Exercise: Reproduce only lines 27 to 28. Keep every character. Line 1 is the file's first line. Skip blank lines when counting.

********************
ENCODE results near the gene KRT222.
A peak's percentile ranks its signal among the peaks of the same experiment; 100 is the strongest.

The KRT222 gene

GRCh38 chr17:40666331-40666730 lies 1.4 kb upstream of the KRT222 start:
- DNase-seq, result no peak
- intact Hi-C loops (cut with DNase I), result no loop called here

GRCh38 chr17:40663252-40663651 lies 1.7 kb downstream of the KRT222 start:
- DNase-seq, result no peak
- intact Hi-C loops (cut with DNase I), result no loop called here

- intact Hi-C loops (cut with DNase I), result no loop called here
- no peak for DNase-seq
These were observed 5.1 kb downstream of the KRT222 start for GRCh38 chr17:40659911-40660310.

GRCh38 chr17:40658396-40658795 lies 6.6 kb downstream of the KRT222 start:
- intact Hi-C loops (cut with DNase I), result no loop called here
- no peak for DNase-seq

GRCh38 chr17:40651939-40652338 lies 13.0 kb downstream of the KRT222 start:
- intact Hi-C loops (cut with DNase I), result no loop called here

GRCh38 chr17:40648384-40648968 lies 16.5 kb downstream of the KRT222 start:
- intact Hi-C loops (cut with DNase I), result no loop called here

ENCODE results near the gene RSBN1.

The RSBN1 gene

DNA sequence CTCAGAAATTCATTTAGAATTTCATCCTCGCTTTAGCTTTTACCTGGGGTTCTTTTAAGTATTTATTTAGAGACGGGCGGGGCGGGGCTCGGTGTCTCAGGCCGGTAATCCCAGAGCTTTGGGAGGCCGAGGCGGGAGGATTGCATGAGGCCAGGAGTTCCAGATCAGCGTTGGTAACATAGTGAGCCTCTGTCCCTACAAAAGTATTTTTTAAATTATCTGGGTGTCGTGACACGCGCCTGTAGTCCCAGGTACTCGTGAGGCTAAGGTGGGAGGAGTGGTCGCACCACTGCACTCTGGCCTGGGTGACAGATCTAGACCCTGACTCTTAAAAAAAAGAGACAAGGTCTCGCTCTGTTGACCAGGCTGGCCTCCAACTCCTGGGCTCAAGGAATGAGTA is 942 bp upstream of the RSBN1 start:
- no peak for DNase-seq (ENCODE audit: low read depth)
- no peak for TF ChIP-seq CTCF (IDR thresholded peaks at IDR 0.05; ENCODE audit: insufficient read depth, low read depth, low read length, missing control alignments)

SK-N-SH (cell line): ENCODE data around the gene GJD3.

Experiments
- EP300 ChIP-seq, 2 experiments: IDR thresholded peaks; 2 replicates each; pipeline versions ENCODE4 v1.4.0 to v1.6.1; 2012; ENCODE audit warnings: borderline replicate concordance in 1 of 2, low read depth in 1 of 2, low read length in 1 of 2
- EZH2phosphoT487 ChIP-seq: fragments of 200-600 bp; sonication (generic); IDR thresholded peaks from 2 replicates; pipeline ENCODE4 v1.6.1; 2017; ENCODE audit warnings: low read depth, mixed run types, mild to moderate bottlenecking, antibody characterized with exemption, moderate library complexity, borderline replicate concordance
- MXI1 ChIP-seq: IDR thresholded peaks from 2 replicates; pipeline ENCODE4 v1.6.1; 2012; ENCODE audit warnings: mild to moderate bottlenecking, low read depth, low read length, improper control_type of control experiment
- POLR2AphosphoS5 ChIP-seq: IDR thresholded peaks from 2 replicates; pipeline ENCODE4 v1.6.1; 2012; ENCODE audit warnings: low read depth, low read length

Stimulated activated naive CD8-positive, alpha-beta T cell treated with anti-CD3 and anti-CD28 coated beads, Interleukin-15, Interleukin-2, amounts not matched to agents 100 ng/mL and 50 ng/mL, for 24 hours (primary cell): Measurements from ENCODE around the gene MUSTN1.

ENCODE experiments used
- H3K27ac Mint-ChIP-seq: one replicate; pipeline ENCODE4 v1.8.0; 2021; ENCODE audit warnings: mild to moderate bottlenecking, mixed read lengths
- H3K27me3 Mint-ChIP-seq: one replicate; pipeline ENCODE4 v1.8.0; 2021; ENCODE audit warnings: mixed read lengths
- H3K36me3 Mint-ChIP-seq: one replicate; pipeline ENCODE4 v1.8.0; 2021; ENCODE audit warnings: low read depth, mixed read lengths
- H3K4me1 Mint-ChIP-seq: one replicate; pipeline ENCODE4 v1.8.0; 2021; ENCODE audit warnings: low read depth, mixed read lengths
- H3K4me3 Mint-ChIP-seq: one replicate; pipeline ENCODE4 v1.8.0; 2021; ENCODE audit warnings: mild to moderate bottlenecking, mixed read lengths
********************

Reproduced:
- EP300 ChIP-seq, 2 experiments: IDR thresholded peaks; 2 replicates each; pipeline versions ENCODE4 v1.4.0 to v1.6.1; 2012; ENCODE audit warnings: borderline replicate concordance in 1 of 2, low read depth in 1 of 2, low read length in 1 of 2
- EZH2phosphoT487 ChIP-seq: fragments of 200-600 bp; sonication (generic); IDR thresholded peaks from 2 replicates; pipeline ENCODE4 v1.6.1; 2017; ENCODE audit warnings: low read depth, mixed run types, mild to moderate bottlenecking, antibody characterized with exemption, moderate library complexity, borderline replicate concordance